Try these early literacy activities with children:

  • Read: A book that makes you happy.
  • Talk: What fills your heart with happiness?
  • Sing: “You Are My Sunshine” & “If You’re Happy and You Know It” Use the book to make some new verses. For example, “If you’re happy and you know it, play your drum”.
  • Write: Draw a picture of what makes you happy/or what your face looks like when you’re happy.
  • Play: Act out actions on each page. Make up your own actions to go along – pretend to play the guitar.
  • Math or Science: Talk about what the ingredients – what is used to make — bannock. Have them guess first. And if you can, find some to try?

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SEPTEMBER (2)

May 16th, 2017 | Posted by etownsend in Babies, Toddlers and Preschoolers | September | 2017-2018 | 2017-2018 Babies, Toddlers & Preschoolers - (Comments Off on SEPTEMBER (2))

Rudas: Niño’s Horrendous Hermanitas by Yuyi Morales. A Neal Porter Book / Roaring Brook Press, 2016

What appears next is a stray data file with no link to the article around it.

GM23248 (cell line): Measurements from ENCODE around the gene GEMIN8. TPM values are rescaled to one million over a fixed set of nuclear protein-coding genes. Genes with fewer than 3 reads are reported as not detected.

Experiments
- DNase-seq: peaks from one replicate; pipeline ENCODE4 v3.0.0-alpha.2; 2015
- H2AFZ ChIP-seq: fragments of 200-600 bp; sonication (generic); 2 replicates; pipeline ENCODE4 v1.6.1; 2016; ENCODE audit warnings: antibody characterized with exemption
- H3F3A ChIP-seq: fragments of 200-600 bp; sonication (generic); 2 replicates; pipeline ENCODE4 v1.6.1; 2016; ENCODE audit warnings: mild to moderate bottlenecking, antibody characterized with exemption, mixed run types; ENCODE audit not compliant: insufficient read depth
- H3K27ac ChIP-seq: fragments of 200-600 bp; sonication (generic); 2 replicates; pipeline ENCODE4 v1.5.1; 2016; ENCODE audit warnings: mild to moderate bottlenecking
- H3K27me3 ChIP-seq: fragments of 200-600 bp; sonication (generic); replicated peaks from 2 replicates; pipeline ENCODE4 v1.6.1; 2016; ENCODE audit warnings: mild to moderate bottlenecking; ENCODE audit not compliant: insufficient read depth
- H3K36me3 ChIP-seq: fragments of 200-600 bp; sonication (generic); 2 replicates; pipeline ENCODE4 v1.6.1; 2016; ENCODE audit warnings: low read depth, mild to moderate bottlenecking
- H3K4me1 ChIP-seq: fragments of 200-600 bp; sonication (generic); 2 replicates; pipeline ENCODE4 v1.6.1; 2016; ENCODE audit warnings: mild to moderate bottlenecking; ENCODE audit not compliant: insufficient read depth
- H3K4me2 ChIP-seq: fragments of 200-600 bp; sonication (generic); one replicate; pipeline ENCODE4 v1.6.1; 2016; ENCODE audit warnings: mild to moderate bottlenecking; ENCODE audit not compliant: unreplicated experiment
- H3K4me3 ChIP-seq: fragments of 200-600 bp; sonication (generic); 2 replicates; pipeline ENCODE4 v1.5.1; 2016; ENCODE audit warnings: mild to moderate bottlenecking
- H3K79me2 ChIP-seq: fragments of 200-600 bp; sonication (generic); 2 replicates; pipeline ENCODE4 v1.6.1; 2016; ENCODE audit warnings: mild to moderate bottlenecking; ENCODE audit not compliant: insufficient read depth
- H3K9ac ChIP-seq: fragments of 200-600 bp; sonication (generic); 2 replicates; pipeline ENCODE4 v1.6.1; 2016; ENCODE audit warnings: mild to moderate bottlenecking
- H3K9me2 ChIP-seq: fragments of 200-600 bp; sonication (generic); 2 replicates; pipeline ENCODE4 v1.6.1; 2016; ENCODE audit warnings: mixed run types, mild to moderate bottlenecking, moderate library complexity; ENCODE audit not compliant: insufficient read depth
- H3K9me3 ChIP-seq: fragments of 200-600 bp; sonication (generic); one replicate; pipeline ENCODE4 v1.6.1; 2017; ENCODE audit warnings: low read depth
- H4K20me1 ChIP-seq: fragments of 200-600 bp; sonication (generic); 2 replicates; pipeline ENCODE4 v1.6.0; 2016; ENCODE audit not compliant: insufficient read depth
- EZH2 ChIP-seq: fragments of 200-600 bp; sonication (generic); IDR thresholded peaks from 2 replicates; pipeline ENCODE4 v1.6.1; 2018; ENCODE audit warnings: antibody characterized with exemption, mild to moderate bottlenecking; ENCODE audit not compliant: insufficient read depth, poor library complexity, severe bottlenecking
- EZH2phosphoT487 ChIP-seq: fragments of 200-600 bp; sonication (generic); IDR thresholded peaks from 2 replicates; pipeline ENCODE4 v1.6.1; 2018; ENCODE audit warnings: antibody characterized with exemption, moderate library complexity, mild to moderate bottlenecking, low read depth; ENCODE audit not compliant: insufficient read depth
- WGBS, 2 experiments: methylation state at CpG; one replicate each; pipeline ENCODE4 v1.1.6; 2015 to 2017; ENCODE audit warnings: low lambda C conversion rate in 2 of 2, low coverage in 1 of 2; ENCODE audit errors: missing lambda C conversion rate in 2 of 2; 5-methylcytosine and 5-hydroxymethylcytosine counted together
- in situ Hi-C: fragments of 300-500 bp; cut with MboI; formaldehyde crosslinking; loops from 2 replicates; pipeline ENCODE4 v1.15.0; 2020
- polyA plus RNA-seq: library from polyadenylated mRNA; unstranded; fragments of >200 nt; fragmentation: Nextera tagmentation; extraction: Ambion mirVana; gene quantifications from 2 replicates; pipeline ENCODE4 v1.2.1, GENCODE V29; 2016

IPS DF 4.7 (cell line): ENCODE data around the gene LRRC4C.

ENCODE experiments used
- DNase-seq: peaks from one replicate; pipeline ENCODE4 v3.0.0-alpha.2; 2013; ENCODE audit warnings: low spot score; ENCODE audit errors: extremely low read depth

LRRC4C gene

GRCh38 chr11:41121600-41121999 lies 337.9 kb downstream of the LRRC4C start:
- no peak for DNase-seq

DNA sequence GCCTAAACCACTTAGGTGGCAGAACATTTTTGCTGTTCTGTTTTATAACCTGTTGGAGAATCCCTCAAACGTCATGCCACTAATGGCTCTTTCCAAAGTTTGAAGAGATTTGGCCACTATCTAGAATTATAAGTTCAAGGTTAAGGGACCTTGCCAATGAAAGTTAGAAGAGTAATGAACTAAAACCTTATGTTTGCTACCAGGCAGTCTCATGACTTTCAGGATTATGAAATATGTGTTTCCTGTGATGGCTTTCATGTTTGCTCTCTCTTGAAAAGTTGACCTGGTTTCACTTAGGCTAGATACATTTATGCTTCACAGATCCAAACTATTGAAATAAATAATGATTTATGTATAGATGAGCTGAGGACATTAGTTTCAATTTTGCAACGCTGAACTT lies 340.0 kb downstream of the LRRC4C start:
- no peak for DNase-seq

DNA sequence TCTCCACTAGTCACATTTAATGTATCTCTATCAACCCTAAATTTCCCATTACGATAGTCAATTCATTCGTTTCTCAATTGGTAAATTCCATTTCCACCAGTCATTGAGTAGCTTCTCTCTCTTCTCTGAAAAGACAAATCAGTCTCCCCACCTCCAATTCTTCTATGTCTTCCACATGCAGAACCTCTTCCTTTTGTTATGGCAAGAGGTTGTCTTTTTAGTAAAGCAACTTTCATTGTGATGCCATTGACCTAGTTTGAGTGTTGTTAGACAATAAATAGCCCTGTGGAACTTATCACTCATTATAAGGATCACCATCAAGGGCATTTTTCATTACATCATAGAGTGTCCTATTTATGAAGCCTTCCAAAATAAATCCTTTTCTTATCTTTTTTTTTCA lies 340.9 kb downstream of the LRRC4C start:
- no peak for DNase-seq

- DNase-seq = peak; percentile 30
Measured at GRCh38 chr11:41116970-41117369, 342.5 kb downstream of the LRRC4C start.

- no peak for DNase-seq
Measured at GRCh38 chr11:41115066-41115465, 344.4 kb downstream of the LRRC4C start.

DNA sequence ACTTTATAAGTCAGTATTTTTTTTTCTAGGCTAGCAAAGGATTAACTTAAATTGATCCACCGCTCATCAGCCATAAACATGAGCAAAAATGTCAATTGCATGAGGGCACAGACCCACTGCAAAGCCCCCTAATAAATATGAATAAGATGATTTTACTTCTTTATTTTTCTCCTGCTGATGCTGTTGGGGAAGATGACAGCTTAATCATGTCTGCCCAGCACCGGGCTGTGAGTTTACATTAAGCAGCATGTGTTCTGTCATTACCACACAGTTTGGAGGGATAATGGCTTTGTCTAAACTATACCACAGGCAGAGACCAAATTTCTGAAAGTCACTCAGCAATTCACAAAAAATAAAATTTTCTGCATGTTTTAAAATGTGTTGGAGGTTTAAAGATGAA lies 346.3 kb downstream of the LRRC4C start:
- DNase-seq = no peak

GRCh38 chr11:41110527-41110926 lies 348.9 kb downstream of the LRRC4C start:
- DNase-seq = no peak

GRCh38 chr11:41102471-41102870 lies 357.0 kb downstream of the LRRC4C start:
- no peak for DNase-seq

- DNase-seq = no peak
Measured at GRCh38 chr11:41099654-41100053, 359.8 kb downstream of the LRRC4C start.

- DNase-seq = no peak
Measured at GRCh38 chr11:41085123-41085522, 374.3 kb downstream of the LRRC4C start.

Niño’s back and this time he’s completely upstaged by las hermanitas—the lucha queens. In lucha libre there are two kinds of wrestlers—the Técnicos, those who play by the rules, and the Rudos, those who don’t. The toddler twins are definitely in the second category. First introduced at the end of the popular Niño Wrestles the World when they awakened from their nap, here the duo is wide awake and running the show. The genius here is that all the Rudas’ tactics are typical toddler behaviors. They defeat El Extraterrestre with the Poopy Bomb Blowout, and when the Olmec Head steps in to vanquish them with a diaper change, they go for the famous Nappy Freedom Break. They teethe on El Chamuco’s tail and then point to the Guanajuato Mummy as the culprit and, most hilariously, grab two of La Llorona’s children, saying “Gimme!” and “¡Mio!” In the end, only Niño can defeat them by employing a classic older sibling move—deflection. As with the first book, there is a playful blend of Spanish and English, and plenty to look at in the comic-style illustrations. (Ages 3–6)  © Cooperative Children’s Book Center